If you’ve chemically treated your hair one too many times, abused blow-dryers (on high heat!), overused flat irons and aggressively brushed your hair, you probably have unhappy, damaged tresses. But, fortunately, you can salvage your once healthy hair. Here’s how to prevent further damage and repair those stressed-out locks.
1. Chop, chop. Drive out damaged hair instantly by getting a haircut — removing split ends and any fried leftovers. Make sure to maintain your new, healthier ‘do with a regular trim every four weeks.
2. Shampoo less. For severely damaged locks, wash your hair once or twice a week, according to Ladies Home Journal. Also, look for products with hydrating ingredients, such as glycerin and collagen, suggests Real Simple.
Product picks: Tricomin Revitalizing Shampoo by ProCyte, Oscar Blandi Shampoo di Jasmine Smoothing Shampoo, Alterna Hemp with Organics Repair Shampoo.
3. Deep condition. You have several options for conditioning your hair, including going to the salon for a professional treatment or applying a deep conditioner at home. Oftentimes your cupboard is filled with foods that can create a helpful at-home therapy for soothing your hair.
Try this recipe from SheKnows: Mix and whisk two large eggs, a tablespoon of honey and the juice from two limes. After covering your hair with plastic wrap, keep the mixture on your head for 45 minutes.
When choosing traditional treatments, select products that are specifically made for damaged hair. Do the same when picking styling products and hair care, writes hair expert Mark Garrison for Ladies Home Journal. Another option is to use a light leave-in conditioner, which you can spritz on wet or already dry hair, suggests Karen Mitchell of The Beauty Bar in Brooklyn to My Lifetime.
Product picks: Alterna Caviar Blonde Leave In Conditioner, Korres Shea Butter & Vitamins Nourishing Mask, Tricomin Deep Conditioning Treatment by ProCyte, Frederic Fekkai Protein Rx Reparative Conditioner.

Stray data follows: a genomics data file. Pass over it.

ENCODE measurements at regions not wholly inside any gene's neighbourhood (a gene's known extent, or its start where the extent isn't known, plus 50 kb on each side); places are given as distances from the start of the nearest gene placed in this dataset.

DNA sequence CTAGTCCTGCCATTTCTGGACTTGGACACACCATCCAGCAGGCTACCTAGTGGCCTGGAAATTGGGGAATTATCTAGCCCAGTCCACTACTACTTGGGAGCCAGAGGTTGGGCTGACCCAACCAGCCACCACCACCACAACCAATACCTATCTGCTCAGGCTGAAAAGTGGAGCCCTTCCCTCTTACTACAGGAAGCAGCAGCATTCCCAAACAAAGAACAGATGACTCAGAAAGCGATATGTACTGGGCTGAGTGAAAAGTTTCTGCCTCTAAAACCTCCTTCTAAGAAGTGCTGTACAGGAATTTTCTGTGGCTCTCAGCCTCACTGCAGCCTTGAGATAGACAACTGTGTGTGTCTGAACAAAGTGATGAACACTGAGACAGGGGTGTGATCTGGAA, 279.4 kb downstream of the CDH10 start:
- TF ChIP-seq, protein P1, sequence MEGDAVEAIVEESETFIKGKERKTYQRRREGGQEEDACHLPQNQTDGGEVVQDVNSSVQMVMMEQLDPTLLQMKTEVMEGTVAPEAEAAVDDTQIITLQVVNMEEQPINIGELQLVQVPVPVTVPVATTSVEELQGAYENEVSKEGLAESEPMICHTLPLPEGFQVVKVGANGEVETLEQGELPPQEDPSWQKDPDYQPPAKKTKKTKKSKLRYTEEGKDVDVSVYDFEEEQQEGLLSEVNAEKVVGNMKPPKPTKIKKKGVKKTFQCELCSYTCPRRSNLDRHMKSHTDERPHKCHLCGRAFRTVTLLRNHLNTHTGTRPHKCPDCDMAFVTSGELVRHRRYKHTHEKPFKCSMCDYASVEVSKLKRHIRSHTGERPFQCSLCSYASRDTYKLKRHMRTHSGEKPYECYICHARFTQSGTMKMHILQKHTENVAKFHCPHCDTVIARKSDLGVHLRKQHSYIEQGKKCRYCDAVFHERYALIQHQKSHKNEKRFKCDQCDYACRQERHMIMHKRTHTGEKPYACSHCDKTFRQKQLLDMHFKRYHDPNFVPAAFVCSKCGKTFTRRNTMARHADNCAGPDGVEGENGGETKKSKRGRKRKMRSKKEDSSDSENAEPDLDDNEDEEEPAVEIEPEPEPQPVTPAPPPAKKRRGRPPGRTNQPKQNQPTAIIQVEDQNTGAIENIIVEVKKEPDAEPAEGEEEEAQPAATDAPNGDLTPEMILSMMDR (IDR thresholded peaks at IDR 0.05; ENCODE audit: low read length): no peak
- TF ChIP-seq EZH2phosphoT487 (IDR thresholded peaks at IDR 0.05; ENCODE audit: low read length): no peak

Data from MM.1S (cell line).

4. Buy top tools. Top-quality tools are important in preventing further damage to troubled tresses. Invest in boar-bristled brushes — or other natural bristles — along with a high-quality blow-dryer, which will dry hair faster, translating into less damage to your locks. Also, choose ceramic hot irons over metal ones, experts tell My Lifetime.
However, ceramic flat irons can also cause damage. According to dermatologist Paradi Mirmirani, M.D., F.A.A.D., who spoke at the American Academy of Dermatology’s 2008 Summer Meeting, while a ceramic iron "allows for quicker straightening of the hair with less damage, it is really a classic case of buyer beware." When used every day and on the highest heat, ceramic flat irons can "cause very noticeable problems that can be hard to repair," Dr. Mirmirani tells the convention.
5. Styling do’s. To minimize damage, when using a blow-dryer, put it on the lowest setting and hold it at least six inches from your hair, writes Stephen M. Schleicher, M.D., in his book Skin Sense! : A Dermatologist’s Guide To Skin And Facial Care. Blow-dry damp tresses but never use a blow-dryer on soaking wet hair.
To use a flat iron properly, Dr. Mirmirani recommends: Before using the flat iron, apply a heat protectant product; use the flat iron on dry hair only; if available, set the iron to no higher than 347 degrees (or 175 degrees Celsius) or the low/medium setting; and don’t use it more than two to three times a week.
Also, never brush damaged hair when it’s wet, which can easily cause further breakage. Say no to backcombing, or teasing, because it can foster split ends. In general, brush your hair less frequently.
6. Hair holiday. Give damaged hair a well-deserved break from blow-dryers and hot irons. Plus, hold off on bleaching, straightening, perms or other chemical treatments. By not using these treatments and tools, you’ll be able to nurse your hair back to health.
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